Cash Flow is Key
As you know, sales are the backbone of any business, this goes without saying really. But sales and not getting paid on time is probably more damaging than not having the sale in the first place, as you would have incurred costs to generate that sale. Accounts receivable is money which is owed to a company by a customer who has taken a product or service on credit. Knowing who owes you money, on a day to day basis is crucial to ensuring your cashflow is healthy in your business.
I probably sound a bit like a stuck record, but once again this is not easily done if you are leaving your bookkeeping to the year end. With a system like Xero, with its bank feeds and ability to access it anywhere, you are able to apply payments to your customer invoices as the money is received.
This provides the necessary insight for you to have a true picture of who has not paid you and also you can then start being proactive and calculating debtor days showing how long a client normally takes to pay you.
Enabling you to decide whether certain clients may need to pay some or all of the money up front, and not be given terms to pay, or amending payment terms and credit limits.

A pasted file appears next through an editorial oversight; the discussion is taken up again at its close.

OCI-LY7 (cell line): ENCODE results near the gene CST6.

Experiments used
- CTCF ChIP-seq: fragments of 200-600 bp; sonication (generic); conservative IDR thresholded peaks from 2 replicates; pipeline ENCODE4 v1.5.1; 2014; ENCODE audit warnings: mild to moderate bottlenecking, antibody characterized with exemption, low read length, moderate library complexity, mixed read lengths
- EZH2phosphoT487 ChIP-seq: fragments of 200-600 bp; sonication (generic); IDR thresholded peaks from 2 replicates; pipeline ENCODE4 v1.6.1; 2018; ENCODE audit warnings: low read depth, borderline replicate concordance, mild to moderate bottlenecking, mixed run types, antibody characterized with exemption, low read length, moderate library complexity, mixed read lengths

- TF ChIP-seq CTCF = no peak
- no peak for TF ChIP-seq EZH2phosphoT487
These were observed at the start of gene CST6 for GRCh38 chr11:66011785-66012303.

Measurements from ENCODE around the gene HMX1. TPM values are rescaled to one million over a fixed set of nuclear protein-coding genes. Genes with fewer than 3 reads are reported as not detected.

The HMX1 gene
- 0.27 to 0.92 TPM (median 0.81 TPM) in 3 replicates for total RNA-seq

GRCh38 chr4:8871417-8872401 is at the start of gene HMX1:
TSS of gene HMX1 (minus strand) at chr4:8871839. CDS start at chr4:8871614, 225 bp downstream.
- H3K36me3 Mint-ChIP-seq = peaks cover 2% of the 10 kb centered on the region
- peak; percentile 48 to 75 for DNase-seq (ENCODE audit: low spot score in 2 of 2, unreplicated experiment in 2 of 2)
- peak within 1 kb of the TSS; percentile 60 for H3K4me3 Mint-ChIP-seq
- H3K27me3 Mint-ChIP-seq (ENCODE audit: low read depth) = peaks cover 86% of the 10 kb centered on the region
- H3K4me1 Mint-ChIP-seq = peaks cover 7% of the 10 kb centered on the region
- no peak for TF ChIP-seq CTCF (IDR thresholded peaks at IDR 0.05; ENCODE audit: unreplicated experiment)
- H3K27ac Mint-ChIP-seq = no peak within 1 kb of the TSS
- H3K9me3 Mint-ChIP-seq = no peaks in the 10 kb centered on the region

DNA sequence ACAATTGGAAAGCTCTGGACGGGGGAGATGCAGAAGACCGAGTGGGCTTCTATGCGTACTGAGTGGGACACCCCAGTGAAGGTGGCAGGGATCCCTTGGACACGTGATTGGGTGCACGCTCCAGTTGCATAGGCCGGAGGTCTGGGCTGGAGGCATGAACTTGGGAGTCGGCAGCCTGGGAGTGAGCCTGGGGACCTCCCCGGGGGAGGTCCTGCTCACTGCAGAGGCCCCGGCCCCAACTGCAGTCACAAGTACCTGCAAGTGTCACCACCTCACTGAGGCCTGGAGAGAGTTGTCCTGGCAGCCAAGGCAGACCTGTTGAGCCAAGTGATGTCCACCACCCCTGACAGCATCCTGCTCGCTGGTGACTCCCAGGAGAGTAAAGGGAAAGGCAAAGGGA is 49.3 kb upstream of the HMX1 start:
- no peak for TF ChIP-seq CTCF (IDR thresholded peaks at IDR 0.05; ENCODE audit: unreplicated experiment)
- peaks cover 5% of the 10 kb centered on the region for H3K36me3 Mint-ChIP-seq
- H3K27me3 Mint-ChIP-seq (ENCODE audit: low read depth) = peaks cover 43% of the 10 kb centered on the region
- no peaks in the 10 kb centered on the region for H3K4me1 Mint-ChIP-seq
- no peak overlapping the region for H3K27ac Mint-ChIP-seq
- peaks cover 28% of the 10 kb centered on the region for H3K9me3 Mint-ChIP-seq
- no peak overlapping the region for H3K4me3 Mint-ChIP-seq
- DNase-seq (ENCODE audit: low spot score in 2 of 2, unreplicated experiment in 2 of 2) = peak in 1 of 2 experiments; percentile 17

Xero has built in invoice reminders, which saves time on chasing outstanding debts due to you. This is really powerful, in the past you would have had to have someone manually do this. A costly affair.
Make it easy for clients to pay you. Taking online payments significantly reduces the time it takes for you to get paid. Xero offers a number of online payment options, such as Paypal, GoCardless and Stripe.
While these payment methods do incur charges, they are well worth paying for, if you are getting paid on time. Not getting paid is far more costly.
Reward your customers who actually pay you on time, avoiding the nightmare of constantly chasing late payments. This practice may impact your profit margin but it will help your management of cash flow by giving customers an incentive to pay early rather than late.
Accounts receivable is an important factor in a company’s working capital. If your accounts receivable is too high, it can cause major cash flow issues, which means the business will struggle to meet its own obligations such as paying salaries and suppliers.